Wealthy schools building projects: Resources Arms Race ritual

10th March 2018
Press Release 739

                                AUSTRALIAN COUNCIL FOR THE DEFENCE OF GOVERNMENT

SCHOOLS

 

Press Release 739

Wealthy schools building projects:

Resources Arms Race ritual

 

The resources arms race of wealthy private schools has hit the newspaper columns  AGAIN-

 

The outrage, understandable outrage,  at use of public money for extravagant new building plans has long hit the egalitarian nerve of those in poorly resourced public schools.

 

Yet, here it goes again. Pallavi Singhal of the Sydney Morning Herald tells us

https://www.smh.com.au/national/nsw/sydney-s-top-private-schools-reveal-extravagant-new-building-plans-20180223-p4z1ek.html

A $25 million library designed to look like a Scottish castle, an orchestra pit and a chapel nestled into nearby bushland are just some of the new features planned for Sydney's elite private schools, despite complaints from neighbouring residents and local councils.

In Sydney, Seven schools are planning to spend a combined total of more than $365 million on new facilities and school redevelopments, an analysis of development applications currently waiting for approval from the NSW Department of Planning and Environment has revealed.

What is more interesting than the arms race ritual is the arguments of those who are, as usual outraged. Instead of merely mouthing a proper application of a Needs Policy or noting, as Associate Professor Helen Proctor of Sydney University says: “It does seem extraordinary that those very top schools would need government funding, "other, older, nineteenth century arguments are surfacing.

Chris Bonner recognises the usual ‘politics of envy’ ritual, but questions the assumption that private schools are saving the government money. Given the level of overfunding of so many private schools, he is not far from the DOGS position. That is what our forefathers argued in the nineteenth century.

If we are already paying for these schools, why not rationalise and nationalise them. Privatisation and throwing children’s educational opportunities to the winds of market forces has failed. This is what Bonner has to say in Pearls and Irritations (26 February 2018) :

 

CHRIS BONOR. The elite schools’ arms race goes nuclear

Yes, it was Sunday and the news is usually more sensational than during the week. But the extravagant building plans of some ‘elite’ schools, revealed in the Sun Herald, were certainly eye-opening. According to the report, two of these schools are already funded by governments well above their Schooling Resource Standard. The combined cost ($365m) of the planned capital projects at the seven named schools is close to the amount allocated to address the maintenance backlog across all public schools in NSW.

If the time-honoured ritual plays out as in the past there will be various denials and a resurrection of previous explanations. The principal of one of the schools is reported as saying that “government funding goes directly to the educational needs of our students alone”. We can also expect to be told that the schools still save governments mega-bucks and regardless, student outcomes justify the huge expenditure. The embellishments will apparently include an outdoor rooftop learning terrace, aquatic centres, an orchestra pit and a bush chapel. One school is going to have two vertical connection pods. I’m not sure what they are, but they are surely an essential weapon in any elite school arms race.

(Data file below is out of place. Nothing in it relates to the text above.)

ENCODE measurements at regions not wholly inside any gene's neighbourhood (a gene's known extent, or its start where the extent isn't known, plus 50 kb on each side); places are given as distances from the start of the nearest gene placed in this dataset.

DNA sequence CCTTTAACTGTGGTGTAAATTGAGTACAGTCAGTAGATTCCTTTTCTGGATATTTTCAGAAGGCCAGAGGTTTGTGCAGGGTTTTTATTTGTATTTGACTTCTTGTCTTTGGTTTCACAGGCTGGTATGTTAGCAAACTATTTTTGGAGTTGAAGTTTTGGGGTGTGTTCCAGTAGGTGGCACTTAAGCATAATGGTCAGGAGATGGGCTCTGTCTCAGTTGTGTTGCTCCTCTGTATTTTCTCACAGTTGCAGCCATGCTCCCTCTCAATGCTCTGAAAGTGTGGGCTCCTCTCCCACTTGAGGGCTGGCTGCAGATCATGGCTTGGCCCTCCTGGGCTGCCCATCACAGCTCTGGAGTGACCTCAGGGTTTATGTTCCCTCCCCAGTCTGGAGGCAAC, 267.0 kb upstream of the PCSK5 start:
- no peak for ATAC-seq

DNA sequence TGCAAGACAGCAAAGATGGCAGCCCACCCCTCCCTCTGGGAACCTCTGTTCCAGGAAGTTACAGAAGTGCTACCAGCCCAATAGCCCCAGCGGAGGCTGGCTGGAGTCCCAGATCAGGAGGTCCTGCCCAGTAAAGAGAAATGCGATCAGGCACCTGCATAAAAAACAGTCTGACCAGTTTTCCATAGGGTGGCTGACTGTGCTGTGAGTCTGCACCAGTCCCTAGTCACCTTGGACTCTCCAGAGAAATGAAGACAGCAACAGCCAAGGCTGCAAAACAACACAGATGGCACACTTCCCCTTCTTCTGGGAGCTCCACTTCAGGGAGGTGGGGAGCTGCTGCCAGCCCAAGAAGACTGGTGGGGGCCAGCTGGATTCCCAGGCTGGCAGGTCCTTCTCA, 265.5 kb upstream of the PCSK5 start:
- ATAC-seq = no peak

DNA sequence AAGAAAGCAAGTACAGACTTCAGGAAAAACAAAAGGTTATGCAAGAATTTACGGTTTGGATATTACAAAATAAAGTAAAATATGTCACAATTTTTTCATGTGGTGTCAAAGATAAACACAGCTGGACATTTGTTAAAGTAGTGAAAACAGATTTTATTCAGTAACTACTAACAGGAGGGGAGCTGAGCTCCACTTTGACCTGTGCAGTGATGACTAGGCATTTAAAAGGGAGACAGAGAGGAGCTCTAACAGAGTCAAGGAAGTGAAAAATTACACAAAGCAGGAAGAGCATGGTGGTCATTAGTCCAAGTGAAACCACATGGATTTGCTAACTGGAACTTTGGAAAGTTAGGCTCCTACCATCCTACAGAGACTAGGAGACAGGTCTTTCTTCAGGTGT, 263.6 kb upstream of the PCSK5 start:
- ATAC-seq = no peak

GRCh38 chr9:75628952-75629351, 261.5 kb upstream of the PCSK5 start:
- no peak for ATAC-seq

The claim that government funding goes directly to educational needs in these schools is probably true, but misleading. Anyone remotely connected with schools knows that targeted funding enables other funding to be diverted to other purposes, including grand capital projects. According to My School, state and federal governments paid $44 million in recurrent grants to these seven schools in 2015, a substantial addition to each school’s coffers. The seven schools between them also allocated $25m of recurrent income to capital projects. While details of where this money comes from are not available, it suggests that the schools receive more than they seem to need to meet recurrent costs.

In turn, this suggests that the students are already achieving at high levels and extra funding isn’t needed for things like teachers and learning resources. But if NAPLAN data on My School is any guide, the students are achieving at much the same level as similar students in NSW comprehensive – not even selective – schools. Yet the students in the seven schools are recurrently funded, in total, at double the amounts of the approximately $12 500 going into the education of similar students in public schools.

Of course there is much more to student outcomes than NAPLAN, but comparison of HSC results also shows little difference between the sectors. And yes, it is almost certain that wonderful outcomes which can’t be measured will feature among the claimed advantages of schools such as these. Now that we know that school sector makes little difference to measurable outcomes it is remarkable how some schools prattle on about the education of the ‘whole child’ – the implication being that some schools do it and others don’t.

So what about the claimed saving to government? It could be argued, for example, that the $6 861 which governments pay to educate each student at St Aloysius’ College is a mere fraction (around a quarter) of the $25 000 spent in total on each student at that school. The Independent school peak groups mount this argument all the time. But it is 65% of what governments spend on similar students in public schools. Students at Loretto Kirribilli receive 77%. An increasing number of non-government schools receive over 100%.